Understanding the BMI Classification

Happy Monday Friends,

Today’s post is going to be pretty brief, but I believe it is an important one. I’m going to address the topic of BMI which stands for Body Mass Index as I feel individuals often misunderstand the value given to them at their doctors office. The BMI is used as the universal measure of weight classification. This is the number that is used to determine if you are under, normal, or overweight. Overall, the BMI allows for us to compare weight changes across different time periods and track trends in populations. However, as I will get into below, there are some major flaws when using the value on an individual basis to assess healthy (or unhealthy) weight status. Here is a chart outlining the current BMI normative values:



So, as you can see, a BMI of 18.5 or less is underweight, 18.5-24.9 is normal and above 25 is overweight. The number is calculated using the following equation:

BMI= body weight in kg/height in meters squared.

As an example, here is my BMI calculation:

Height- 6 feet, 1 inch Weight- 191 lbs

BMI= 86.63 kg/3.44 meters squared= 25.18 (Overweight)

Now, I realize that not everyone reading this post knows me personally, but I can assure you that this is not an accurate representation of my body size. This brings me to the issues associated with BMI:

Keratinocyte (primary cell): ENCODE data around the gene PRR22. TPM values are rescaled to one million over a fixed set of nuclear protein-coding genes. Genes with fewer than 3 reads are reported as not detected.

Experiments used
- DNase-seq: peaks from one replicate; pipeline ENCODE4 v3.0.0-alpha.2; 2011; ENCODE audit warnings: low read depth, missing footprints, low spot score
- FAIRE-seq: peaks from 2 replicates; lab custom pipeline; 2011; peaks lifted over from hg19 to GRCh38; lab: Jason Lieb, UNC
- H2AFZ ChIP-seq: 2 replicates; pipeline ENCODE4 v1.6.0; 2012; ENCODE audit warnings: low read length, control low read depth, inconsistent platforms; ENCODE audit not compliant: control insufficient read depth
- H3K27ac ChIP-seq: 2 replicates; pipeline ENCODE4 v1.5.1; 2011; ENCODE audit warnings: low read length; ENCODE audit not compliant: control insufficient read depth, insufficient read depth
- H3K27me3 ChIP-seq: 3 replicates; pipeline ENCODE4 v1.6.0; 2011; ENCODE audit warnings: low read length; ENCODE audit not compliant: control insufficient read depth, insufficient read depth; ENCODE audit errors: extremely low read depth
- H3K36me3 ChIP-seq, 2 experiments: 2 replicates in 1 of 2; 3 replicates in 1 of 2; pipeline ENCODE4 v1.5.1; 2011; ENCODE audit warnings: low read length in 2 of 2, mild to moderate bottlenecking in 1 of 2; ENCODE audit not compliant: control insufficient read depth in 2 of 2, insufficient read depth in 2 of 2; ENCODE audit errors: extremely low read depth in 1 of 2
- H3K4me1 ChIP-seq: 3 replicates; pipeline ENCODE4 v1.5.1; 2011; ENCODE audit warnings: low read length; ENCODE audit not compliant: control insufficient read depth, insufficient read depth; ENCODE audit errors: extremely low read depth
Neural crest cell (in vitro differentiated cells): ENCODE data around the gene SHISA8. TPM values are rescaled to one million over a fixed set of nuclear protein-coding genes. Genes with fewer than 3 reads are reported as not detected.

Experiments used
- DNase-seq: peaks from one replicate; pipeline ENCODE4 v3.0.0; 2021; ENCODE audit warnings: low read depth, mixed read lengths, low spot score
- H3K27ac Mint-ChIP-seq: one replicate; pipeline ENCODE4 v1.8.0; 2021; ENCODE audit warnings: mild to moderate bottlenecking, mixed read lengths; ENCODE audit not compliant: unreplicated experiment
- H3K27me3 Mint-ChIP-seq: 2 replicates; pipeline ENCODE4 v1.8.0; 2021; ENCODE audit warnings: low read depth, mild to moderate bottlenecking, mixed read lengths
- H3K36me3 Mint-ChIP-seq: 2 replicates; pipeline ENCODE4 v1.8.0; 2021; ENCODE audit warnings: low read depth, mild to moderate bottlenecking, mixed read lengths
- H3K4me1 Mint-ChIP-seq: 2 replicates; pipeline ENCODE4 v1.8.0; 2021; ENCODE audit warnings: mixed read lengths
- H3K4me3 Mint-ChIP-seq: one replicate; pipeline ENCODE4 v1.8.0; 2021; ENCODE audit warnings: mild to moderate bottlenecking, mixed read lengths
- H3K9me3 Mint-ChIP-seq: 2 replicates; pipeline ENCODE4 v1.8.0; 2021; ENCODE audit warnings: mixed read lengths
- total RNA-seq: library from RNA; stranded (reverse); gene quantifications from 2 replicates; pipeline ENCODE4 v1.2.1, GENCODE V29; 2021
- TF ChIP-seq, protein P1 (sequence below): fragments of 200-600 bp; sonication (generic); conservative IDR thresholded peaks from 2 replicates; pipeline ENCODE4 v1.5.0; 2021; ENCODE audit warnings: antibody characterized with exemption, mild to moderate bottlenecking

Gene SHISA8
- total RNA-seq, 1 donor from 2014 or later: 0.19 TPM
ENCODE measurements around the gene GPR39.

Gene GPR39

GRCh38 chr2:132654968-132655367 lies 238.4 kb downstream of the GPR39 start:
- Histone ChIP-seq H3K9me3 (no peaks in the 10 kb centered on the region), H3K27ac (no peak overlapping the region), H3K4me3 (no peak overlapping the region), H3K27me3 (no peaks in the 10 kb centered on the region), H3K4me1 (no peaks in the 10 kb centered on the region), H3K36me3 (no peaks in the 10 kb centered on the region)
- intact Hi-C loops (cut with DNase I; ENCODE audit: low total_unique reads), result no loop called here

1) Lean body mass is not taken into account. Essentially, the BMI calculation assumes we are all just balls of material with identical proportions when in reality some of us carry more muscle and less fat than others.

2) What classifies a healthy body weight? There is not a lot of research that can show with certainty what weight is “most” healthy. While it is well-supported that being extremely underweight or overweight is associated with adverse health effects, there is a ton of variation in between.

3) Weight is gender dependent. Men and women have different body structures, this is a fact. BMI fails to account for this, leading to women often being classified as overweight or obese when it may not be the case.

The Main Point

This post is not meant to destroy BMI. Like I mentioned before, BMI is a very useful tool in comparing populations and is really helpful in research. I suppose my main point would be this- if you go to the doctor and are told you are overweight, ask them to provide you with how much lean mass you carry vs. fat mass. This can be estimated using skinfold techniques or more advanced metrics. Now, if you are classified as obese (unless you are an extremely muscular specimen) or underweight, that still should serve as a sign to manage your weight to a more healthy number.